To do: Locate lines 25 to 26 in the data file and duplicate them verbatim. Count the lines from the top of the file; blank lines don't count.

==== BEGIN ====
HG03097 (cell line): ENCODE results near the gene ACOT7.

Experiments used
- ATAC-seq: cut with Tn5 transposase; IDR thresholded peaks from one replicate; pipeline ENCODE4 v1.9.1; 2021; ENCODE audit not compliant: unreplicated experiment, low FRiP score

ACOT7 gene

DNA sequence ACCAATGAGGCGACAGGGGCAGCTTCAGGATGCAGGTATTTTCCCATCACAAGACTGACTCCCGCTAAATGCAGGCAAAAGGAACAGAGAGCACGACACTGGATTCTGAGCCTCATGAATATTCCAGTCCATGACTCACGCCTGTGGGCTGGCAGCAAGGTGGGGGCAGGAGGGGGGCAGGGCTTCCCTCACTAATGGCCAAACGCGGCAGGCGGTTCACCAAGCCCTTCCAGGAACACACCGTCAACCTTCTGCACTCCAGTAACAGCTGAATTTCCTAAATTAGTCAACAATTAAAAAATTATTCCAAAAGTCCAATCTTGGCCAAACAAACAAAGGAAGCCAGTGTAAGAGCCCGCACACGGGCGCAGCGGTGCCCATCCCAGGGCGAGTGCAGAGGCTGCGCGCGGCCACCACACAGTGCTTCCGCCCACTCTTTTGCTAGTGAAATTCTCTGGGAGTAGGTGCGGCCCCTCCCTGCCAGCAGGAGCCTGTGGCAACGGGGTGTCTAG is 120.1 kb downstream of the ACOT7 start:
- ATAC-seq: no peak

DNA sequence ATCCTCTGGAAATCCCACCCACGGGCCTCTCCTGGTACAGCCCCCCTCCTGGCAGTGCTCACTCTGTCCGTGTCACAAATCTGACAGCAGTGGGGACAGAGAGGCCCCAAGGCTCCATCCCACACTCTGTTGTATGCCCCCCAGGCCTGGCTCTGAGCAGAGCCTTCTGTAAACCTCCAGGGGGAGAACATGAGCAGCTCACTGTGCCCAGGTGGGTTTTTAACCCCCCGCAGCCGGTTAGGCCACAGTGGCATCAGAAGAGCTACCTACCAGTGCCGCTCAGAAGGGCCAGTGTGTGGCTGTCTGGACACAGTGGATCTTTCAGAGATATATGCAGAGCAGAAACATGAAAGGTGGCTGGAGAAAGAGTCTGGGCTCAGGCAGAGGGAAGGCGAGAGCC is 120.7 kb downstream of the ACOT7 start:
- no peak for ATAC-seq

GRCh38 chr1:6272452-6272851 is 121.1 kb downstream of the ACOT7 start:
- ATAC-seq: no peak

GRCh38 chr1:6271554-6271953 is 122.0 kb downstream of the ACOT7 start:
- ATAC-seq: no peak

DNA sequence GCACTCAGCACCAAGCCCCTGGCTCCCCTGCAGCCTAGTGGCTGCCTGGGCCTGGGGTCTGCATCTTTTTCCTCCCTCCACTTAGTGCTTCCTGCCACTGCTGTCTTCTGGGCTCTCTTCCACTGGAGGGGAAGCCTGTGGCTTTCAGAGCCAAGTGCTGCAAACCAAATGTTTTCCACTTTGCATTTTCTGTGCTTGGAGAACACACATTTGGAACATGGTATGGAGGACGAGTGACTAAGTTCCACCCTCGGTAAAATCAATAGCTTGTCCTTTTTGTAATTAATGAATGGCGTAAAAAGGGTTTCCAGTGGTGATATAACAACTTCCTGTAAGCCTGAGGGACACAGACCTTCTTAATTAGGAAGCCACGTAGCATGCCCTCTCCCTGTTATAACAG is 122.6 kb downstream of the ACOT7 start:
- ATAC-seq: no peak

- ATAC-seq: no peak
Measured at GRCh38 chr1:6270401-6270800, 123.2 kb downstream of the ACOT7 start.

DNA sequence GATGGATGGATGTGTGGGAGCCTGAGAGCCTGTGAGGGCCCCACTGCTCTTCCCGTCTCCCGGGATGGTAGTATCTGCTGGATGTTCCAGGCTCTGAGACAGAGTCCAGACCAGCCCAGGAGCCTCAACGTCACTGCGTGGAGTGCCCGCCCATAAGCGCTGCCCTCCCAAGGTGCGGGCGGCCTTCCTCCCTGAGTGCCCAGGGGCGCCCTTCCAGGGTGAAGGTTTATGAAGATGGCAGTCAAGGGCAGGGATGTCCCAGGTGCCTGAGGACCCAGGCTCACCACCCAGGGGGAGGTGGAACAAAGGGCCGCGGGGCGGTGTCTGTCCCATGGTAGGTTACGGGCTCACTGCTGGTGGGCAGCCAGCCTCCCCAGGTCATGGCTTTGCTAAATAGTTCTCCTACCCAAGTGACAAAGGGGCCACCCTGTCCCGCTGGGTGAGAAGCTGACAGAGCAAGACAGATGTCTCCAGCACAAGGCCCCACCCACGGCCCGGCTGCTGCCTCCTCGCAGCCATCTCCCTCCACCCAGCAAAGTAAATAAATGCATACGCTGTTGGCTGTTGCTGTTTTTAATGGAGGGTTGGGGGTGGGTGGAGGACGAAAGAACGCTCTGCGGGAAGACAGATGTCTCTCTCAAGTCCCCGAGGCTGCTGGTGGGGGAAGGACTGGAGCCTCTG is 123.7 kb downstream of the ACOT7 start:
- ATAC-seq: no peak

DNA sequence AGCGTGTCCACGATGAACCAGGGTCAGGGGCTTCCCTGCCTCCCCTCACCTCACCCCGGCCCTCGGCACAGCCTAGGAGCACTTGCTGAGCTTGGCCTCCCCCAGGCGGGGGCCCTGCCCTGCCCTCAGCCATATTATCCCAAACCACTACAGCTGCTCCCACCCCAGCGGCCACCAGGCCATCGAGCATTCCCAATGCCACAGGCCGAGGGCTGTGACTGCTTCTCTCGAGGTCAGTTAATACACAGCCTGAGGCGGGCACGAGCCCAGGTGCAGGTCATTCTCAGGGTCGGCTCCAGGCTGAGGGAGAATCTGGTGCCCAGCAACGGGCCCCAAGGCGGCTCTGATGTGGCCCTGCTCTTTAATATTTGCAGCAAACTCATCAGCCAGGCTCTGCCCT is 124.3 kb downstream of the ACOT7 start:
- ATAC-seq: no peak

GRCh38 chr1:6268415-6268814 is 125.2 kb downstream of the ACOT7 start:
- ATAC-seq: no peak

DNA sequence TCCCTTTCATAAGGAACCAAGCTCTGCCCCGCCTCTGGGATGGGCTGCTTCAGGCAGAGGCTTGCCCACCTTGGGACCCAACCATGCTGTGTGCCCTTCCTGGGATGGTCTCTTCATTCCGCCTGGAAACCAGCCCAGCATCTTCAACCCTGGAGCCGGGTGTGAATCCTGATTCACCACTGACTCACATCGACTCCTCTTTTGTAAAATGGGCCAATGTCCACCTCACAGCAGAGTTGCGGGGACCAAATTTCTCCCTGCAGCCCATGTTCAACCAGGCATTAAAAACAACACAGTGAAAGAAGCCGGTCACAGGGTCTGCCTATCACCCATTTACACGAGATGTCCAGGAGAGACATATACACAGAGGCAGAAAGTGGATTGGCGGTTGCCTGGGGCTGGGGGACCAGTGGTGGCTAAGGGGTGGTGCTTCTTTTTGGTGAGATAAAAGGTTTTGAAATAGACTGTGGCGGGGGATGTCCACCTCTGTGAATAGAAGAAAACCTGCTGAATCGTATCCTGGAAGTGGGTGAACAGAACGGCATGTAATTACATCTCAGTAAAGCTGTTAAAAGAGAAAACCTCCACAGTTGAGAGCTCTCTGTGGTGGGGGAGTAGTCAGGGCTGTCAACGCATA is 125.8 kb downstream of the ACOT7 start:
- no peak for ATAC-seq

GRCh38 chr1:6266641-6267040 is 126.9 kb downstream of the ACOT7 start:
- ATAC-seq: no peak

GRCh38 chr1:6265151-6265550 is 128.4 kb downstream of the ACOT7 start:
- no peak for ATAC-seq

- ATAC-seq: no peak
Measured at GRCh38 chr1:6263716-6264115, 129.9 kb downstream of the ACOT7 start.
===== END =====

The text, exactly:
GRCh38 chr1:6266641-6267040 is 126.9 kb downstream of the ACOT7 start:
- ATAC-seq: no peak